ACOSTA: Yes, Anthony Scaramucci was telling me that yesterday.

BURNETT: Anthony Scaramucci was telling you yesterday, you interviewed him from Davos. Yes, I mean -- Jonah, it is this unprecedented moment. Because, I mean, I guess we were saying this off camera earlier, but it seems like the whole country is accepting that Trump is probably going to be the nominee and really soon, that's what people expect. But they're kind of thinking there could be some big black swan event, and the whole thing gets upended.

JONAH GOLBERG, CNN POLITICAL COMMENTATOR: Yes. So, I agree with you, except for the phrase, it seems like the whole country, right? I think the Biden people, their data people say, most Democrats aren't paying attention and don't think that Trump is actually going to be the nominee, and that's one of the reasons why they haven't come home yet. In the heart of the GOP, the primary electorate, that's true. And that's also why the Haley campaign and the DeSantis campaign are betting on a change in mass psychology.

Howard Dean was the runaway, dispositive frontrunner until he lost the Iowa caucuses, and, overnight, his support evaporated across the country. This kind of thing happens where if you have a loss, it takes the wind out of your sails of inevitability. And that's the only way Nikki Haley can parlay this into a victory is if she comes -- as a surprising finish here, wins in New Hampshire, all of a sudden people are like, wait a second, Donald Trump is not this behemoth, he's the -- behold the God who bleeds, right? And then you go into South Carolina with that argument behind you.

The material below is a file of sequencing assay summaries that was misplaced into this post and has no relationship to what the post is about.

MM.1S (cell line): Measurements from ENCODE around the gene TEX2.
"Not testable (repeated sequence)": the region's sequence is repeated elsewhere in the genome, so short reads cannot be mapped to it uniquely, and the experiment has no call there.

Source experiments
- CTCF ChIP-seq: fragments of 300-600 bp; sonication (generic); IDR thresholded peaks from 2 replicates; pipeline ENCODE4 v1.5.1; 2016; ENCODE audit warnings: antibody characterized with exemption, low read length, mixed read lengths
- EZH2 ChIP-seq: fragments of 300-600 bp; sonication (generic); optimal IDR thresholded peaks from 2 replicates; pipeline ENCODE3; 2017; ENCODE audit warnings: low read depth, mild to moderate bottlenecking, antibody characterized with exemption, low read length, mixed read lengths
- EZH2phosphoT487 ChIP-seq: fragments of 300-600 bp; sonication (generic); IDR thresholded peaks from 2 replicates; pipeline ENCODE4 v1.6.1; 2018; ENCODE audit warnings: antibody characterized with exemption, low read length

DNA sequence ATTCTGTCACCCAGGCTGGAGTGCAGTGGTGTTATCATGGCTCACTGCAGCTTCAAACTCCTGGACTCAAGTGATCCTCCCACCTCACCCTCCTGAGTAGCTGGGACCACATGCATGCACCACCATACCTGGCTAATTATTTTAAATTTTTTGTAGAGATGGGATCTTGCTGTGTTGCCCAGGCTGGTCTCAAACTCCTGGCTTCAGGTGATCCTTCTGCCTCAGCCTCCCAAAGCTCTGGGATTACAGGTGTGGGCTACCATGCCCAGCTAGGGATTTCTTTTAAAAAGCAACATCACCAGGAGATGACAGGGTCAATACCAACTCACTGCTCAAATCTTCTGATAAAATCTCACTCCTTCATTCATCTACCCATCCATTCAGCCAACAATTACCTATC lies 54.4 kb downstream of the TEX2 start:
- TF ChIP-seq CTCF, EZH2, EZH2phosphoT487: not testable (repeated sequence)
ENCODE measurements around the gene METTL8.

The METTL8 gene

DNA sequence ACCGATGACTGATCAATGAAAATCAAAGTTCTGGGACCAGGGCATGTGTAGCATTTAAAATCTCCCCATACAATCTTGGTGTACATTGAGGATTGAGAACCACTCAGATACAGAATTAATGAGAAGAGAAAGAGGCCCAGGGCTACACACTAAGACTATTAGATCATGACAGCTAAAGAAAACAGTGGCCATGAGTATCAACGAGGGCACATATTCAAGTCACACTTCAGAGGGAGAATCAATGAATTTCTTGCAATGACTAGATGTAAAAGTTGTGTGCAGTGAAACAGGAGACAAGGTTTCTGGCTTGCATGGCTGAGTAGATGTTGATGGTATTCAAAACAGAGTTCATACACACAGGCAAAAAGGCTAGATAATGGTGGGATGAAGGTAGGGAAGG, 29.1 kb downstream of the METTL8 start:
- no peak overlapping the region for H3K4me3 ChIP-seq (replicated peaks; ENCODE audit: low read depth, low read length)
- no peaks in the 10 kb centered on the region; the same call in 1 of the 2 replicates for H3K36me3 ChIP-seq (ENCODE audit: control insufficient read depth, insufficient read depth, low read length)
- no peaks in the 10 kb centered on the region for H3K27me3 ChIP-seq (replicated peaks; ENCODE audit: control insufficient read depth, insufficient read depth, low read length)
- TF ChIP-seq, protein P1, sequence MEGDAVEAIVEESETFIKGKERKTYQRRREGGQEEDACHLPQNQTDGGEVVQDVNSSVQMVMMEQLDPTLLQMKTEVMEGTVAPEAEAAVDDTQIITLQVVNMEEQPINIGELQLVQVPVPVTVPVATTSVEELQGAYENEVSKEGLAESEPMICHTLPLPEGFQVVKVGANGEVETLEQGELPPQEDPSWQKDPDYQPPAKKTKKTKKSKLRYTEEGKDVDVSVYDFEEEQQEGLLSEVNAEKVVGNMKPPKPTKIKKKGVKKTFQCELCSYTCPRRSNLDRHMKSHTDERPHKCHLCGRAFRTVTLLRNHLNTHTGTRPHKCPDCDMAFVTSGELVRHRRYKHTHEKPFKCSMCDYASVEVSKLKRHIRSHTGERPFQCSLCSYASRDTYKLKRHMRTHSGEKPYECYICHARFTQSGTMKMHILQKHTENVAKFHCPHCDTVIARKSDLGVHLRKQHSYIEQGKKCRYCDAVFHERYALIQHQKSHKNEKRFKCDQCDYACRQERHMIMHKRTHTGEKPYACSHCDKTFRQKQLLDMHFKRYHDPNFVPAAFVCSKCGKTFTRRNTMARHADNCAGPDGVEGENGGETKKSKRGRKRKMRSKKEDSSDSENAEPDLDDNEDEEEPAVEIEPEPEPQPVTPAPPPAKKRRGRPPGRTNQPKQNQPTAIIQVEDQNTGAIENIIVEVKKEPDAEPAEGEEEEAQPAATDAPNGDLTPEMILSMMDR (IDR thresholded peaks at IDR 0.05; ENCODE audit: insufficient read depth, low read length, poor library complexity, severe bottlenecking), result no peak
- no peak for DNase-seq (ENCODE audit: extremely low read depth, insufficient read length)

It's still an uphill climb for her. But that's the only argument they got.


And I think that it's important to remember that Donald Trump is not inevitable.


He is not Baba Yaga. He will not destroy all of his opposition. He is an actual politician with an actual background.

And I think it's been interesting to watch how he is treating himself as if he was never precedent or that his presidency existed in some other timeline when only good things happen. It's interesting talking -- watching them talking about COVID, the thing he was president during.

I was there. I was there. It was -- it didn't go the way. He's talking about it.